Book Group: Ian Irvine reviews 'My Heart Is My Own'

A life, and death, of melodrama
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The Independent Culture

Mary, Queen of Scots, was born twice: first in 1542, as the daughter of James V and Mary of Guise, and second in a play by Schiller in 1800 at the height of the Romantic Movement. The historical Mary became Queen of Scots six days after her birth, instantly the focus of international, religious, political and family intrigues, and remained a figure of enormous importance in European politics until her execution 44 years later.

But the Romantic Mary is still with us today - through plays, novels, operas, poems, popular biographies and films (a Jimmy McGovern screenplay is in production right now) - and in many guises: manipulated and manipulative, tragic heroine and abused wife, scheming adultress and murderess, political naive, Catholic martyr, self-indulgent seductress. Her life was melodramatic enough, but that hasn't prevented writers from egging it up. There's a lot of myth-making to demolish before we can get a clear view.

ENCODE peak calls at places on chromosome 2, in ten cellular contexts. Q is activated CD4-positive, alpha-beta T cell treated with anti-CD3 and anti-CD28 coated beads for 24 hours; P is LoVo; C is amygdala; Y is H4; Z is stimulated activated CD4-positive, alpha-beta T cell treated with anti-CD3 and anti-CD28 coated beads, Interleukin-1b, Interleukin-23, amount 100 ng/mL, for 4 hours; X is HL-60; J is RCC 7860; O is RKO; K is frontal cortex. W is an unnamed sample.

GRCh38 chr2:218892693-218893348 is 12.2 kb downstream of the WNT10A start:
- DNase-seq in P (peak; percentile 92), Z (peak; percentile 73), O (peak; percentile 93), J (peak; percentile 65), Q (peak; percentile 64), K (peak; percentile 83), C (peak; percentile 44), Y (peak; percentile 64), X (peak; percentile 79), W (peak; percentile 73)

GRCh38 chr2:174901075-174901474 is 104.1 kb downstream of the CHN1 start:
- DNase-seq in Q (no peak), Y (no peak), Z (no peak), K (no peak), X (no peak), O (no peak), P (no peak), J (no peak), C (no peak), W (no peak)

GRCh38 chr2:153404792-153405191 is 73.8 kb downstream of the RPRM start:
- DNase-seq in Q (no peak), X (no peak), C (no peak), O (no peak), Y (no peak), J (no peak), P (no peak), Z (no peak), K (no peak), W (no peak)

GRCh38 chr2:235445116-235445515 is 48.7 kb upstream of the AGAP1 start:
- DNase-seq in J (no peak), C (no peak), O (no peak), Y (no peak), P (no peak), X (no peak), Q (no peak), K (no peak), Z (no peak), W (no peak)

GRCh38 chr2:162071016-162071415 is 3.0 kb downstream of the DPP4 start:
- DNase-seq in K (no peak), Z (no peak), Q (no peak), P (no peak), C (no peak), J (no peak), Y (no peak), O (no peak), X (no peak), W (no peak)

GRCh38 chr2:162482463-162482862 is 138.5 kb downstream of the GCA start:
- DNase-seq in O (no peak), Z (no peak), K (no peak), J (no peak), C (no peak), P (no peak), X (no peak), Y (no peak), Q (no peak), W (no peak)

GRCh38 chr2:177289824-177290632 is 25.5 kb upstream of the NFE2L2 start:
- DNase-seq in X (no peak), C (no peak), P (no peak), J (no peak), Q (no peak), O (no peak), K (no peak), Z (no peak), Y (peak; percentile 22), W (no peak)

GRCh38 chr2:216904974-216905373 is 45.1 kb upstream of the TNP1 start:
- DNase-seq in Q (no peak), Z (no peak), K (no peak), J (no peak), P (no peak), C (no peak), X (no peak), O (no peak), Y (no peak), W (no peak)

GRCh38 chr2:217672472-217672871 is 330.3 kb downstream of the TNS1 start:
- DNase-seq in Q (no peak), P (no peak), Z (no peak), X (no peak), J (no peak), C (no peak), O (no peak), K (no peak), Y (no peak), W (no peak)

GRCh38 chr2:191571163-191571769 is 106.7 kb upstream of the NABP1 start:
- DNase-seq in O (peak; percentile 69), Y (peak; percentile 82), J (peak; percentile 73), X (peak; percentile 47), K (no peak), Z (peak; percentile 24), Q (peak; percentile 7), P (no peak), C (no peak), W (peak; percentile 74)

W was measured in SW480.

In his own popular biography, John Guy pays Mary the compliment of examining the original sources, and turns up a few that had been ignored or lost for some time. He opens with a bravura description of her execution at Fotheringay Castle, an occasion intended to consolidate Protestant triumph over Catholic perfidy, but that Mary, by force of will, used to present herself as a faithful daughter of the church and martyr. He then fashions a fluent narrative of those events that led to the axe.

As elegantly as Garrett Mattingly in The Defeat of the Spanish Armada, he places our national history in the context of a much larger picture. Of the two great crimes laid at her door - the murder of her husband Lord Darnley and the conspiracy to assassinate Elizabeth I - Guy examines the evidence and convincingly acquits her. As the book progresses, William Cecil, zealous Protestant and Elizabeth's most trusted adviser, emerges as Mary's implacable nemesis, always ready to damage her in any way he could. Of course, Elizabeth died childless and was succeeded by Mary's son, James. Mary's descendants have sat on the throne of the United Kingdom ever since.

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